So how do I approach such situations as father-son shower time?  Do I except it and experience it as it is, or do I continue to drift away and pretend it is not happening?  Unusually, my writing has not led me to the answer.  I can have faith that my life will not be the same forever.  If I do not reach a point in which I’m doing these things on my own, I can be sure that someone besides my parents will be doing it.  Life does not stand still.  There is no single moment which is the same as the one before it or the one afterwards.  Change is inevitable and for some this may be a disappointment.  I can confidently say that there have been moments in my life I wish never ended, but at the present moment I can find peace in knowing that time is not stagnant and if I choose it to be, the future can always be brighter than the past.

It is a shame that I can say most of the time I’m awake, I’m frustrated.  It is not in my nature to be a frustrated person but recently it seems as if the emotion is completely out of my control.  I felt at peace yesterday morning but then the simple event of a sandwich falling apart tosses me out of orbit as two egos clashed.  There’s nothing worse then wanting to make a personal change in your life but feeling like there’s absolutely nothing you can do about it.  There’s really no reason for me to be frustrated.  This may sound like an odd comment, for yes I am paralyzed, but things could have been so much worse.  For one I could have died and if the level of injury coincided with the vertebrae that crushed, all I would be able to do is move my head and shrug my shoulders.  Instead, my C5 level of injury gives me limited movement in my arms enabling me to perform some simple tasks on my own.  I am in perfect health except for the occasional UTI and I have been blessed with an incomplete classification which is why slowly function is returning as well as sensation.  The progress may not be in my time but there are people who are getting no progress at all.  It is all about perspective and I guess it’s OK to feel like I’m living in my own world because in a way I am, and I have the same potential for happiness in my world than the average person splashing that cool refreshing water on their face at night.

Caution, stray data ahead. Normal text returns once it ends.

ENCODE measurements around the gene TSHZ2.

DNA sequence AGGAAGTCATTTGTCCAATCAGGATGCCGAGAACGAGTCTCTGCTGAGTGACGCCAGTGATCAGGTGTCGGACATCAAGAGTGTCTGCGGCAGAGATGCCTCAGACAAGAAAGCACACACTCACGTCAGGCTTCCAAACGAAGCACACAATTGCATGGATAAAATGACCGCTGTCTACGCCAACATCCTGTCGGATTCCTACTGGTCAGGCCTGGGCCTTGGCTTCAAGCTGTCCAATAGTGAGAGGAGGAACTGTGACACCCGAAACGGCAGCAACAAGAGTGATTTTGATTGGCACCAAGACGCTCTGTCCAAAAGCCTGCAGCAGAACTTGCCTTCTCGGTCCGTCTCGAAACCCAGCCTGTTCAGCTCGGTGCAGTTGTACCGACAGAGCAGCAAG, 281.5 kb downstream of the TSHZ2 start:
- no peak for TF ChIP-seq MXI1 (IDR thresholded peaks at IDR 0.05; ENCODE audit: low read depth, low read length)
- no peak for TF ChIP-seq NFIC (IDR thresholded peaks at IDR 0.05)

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6 Responses to Eternity Doesn’t Last Forever

  1. Vicky says:

    Just a note to say hello…I\’ll be back later to read you some more. You look VERY familiar! Vicky

  2. Unknown says:

    I liked your space! Come visit mine and sign my guestbook if you have the chance!! Have a great day! 🙂

  3. Heather says:

    I really enjoyed reading your blog. I bookmarked you, so I can come back and read more. You really are intiguing to me. You are also a cutie.

  4. Shannon says:

    I enjoyed reading your posts. And you are so right when you say the future will be brighter. Thank you for sharing your experiences and I look forward to reading more.Shannon

  5. Lisa says:

    YOU ROCK! OK, am I a little old to be saying that since I am 30? Found your space through Kenny\’s –suprise, suprise– and I just wanted to wish you all the best! My dad is a C5-C6 quad and I hear you guys echoing so much of what he\’s gone through. He\’s never been much of a talker though so it\’s nice to hear you express some of it. I\’ll be checking in on you from time to time – you have an excellent way of articulating your experiences! You make me want to read and understand more!

  6. Amelie says:

    I just popped in through Kenny\’s site and decided to start reading from the beginning. I can somewhat relate to the "father-son" shower. i had a heart condition when i was younger and had an opertation. I was in the hospital and not really allowed to move. A nurse came in, lifted up my ever so elegant hospital gown in front of my mother and said "you can\’t have that line, i\’ll leave a razor so you\’re mother can shave you." lovely. i had so many other things on my mind that it didn\’t bother me so much… only afterwards did i think "ohmygod, that\’s kinda embarassing" While my friends were enjoying grad breakfast, my mother was shaving my pubes…good times